a.      Must have experienced some special injury
3.      2 reasons to distinguish
a.      theorhetical:
                                                                                                                                                  i.      since a corporation is a legal person separate from its shareholders, an injury to the corporation is not an injury to its shareholders
b.      pragmatic:
                                                                                                                                                  i.      to avoid multiplicity of suits by each injured shareholder
                                                                                                                                                ii.      to protect corporate creditors
                                                                                                                                              iii.      to protect all the stockholders since a corporate recovery benefits all equally
                                                                      iii.      Easy Cases
1.      DERIVATIVE: A wrongful act that depletes corporate a

ity of Directors as to Dividends or Stock Redemption
1.      A member of the BoD or a member of any committee designated by the BoD, shall be fully protected in relying in good faith upon the records of the corporation and upon such information, opinions, reports or statements presented to the corporations by any of its officers or employees, or committees of the BoD, or by any other person as to matters the director reasonably believes are within such other person’s professional or expert competence and who has been selected with reasonable care by or on behalf of the corporation, as to the value and amount of the assets, liabilities and/or net profits….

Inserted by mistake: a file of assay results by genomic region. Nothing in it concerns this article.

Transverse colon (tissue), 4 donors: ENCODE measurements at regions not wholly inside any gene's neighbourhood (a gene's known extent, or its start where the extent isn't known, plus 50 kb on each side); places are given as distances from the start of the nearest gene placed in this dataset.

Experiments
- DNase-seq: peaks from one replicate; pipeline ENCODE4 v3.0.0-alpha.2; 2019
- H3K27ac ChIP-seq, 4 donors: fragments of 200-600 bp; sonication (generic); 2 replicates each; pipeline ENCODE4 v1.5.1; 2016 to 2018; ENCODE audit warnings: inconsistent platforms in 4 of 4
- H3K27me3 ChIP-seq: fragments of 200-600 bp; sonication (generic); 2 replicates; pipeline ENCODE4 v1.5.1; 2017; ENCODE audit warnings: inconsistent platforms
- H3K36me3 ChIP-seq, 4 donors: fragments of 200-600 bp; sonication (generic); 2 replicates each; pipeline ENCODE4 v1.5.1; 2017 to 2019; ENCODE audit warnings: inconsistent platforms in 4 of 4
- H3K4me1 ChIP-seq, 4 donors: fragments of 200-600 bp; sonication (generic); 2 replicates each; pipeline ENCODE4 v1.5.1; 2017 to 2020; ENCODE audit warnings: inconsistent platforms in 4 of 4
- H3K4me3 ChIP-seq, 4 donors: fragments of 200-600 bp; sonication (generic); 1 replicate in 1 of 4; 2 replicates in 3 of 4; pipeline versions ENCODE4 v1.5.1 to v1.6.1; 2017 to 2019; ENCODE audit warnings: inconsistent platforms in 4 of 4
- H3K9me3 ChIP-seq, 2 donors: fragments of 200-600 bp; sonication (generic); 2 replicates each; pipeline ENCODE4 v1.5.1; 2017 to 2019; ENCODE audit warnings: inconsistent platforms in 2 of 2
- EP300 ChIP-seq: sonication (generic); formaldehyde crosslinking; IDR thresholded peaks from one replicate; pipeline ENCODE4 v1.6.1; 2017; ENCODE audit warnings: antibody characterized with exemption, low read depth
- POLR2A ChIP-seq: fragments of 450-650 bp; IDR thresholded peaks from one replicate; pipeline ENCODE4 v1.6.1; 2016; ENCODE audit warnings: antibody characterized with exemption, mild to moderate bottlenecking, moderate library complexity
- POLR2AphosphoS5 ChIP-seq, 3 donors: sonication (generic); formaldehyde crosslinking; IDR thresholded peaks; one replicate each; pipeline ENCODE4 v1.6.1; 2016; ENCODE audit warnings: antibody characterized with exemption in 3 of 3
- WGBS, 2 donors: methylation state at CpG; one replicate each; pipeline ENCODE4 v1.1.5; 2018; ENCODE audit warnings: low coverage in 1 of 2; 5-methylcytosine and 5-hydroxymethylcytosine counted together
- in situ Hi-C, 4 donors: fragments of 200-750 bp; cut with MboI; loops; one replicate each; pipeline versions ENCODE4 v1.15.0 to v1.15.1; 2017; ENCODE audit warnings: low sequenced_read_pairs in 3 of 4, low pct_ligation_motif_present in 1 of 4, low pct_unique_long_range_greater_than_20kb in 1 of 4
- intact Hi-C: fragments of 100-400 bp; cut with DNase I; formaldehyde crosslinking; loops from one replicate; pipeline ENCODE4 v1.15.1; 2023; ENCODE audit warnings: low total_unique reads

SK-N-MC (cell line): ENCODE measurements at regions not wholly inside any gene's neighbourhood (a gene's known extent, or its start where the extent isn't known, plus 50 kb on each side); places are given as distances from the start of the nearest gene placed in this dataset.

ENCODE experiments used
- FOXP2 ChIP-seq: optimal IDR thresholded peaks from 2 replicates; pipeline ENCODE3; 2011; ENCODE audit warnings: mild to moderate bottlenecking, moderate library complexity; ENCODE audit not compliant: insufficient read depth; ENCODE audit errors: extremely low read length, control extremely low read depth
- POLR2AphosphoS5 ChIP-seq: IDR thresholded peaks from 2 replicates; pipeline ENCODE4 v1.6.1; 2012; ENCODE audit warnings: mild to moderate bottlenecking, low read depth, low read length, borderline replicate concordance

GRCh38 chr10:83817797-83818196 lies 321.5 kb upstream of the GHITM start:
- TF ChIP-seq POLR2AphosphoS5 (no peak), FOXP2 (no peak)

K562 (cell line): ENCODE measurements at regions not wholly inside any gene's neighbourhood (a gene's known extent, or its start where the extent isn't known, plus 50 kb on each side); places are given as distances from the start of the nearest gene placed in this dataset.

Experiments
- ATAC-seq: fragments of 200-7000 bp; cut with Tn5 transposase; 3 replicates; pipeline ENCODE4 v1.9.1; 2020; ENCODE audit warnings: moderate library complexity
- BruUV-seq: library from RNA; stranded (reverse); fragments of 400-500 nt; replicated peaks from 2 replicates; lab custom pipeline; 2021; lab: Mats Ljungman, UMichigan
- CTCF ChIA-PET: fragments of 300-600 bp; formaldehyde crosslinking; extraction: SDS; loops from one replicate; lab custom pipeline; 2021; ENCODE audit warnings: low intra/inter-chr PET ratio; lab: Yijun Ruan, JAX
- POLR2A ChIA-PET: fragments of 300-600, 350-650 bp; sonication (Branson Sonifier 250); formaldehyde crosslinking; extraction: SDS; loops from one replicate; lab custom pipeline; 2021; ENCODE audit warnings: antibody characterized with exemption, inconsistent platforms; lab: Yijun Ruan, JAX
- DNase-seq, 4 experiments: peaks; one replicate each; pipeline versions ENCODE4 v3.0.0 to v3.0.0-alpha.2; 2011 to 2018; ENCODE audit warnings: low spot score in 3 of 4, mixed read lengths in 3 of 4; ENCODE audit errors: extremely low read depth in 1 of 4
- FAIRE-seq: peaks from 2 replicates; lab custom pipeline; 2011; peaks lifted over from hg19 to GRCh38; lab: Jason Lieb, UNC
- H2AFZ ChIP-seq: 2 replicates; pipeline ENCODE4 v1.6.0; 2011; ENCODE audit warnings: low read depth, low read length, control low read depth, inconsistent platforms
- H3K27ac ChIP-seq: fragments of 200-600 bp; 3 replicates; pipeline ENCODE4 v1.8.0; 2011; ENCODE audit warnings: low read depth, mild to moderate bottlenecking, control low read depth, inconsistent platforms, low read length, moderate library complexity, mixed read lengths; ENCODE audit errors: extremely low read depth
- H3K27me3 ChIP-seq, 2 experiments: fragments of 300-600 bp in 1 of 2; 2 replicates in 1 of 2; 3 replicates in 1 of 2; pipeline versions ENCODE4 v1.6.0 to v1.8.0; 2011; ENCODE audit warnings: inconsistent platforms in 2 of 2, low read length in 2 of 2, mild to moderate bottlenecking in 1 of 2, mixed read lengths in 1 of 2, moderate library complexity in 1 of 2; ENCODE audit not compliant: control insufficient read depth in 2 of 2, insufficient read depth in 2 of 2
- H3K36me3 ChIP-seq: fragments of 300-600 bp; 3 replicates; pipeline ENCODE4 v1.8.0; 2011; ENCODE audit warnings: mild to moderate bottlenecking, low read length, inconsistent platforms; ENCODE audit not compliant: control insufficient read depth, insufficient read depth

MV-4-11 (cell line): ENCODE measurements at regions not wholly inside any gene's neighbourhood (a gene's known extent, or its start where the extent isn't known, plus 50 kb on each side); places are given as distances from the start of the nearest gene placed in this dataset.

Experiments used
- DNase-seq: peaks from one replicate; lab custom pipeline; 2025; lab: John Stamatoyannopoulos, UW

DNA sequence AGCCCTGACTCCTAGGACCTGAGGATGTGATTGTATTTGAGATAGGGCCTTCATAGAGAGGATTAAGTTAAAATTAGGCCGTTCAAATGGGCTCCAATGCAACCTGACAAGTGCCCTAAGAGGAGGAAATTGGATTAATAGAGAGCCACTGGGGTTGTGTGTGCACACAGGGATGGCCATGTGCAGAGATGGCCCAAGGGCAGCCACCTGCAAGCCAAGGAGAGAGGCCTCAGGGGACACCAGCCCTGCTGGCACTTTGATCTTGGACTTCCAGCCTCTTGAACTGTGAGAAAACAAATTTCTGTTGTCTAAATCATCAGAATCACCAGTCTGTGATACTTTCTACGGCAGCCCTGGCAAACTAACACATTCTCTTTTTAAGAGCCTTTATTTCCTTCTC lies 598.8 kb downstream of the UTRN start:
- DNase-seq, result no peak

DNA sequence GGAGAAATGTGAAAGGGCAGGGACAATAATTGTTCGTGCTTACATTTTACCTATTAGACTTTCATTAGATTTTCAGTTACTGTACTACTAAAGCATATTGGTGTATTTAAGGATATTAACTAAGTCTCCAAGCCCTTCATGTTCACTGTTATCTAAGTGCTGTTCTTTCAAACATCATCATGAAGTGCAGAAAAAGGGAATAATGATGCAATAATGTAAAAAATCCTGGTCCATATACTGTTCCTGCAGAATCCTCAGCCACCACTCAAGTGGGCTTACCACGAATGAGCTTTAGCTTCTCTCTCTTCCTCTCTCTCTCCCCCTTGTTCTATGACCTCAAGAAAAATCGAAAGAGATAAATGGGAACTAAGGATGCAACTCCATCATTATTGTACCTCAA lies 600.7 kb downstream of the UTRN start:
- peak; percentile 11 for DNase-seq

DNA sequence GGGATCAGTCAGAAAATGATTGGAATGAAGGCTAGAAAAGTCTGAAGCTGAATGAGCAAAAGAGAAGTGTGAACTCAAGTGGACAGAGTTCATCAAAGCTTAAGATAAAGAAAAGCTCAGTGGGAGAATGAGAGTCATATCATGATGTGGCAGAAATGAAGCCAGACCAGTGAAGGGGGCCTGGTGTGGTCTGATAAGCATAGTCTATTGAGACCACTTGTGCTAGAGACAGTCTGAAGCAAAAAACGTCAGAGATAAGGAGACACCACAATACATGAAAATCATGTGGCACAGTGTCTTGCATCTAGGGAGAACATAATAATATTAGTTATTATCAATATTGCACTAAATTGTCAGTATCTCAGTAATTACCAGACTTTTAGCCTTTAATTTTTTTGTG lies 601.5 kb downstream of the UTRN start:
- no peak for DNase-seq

2.      HYPO
a.      X was a non-officer Director of Corp, raised .5 million dollars- went to directors meetings, hired some employees, couldn’t stop fighting or find type of enginner needed- when able to get going they were bankrupt- receiver decided to sue X because he never went to a meeting- case would be derivative because dealing with corporate harm, failure to act as a director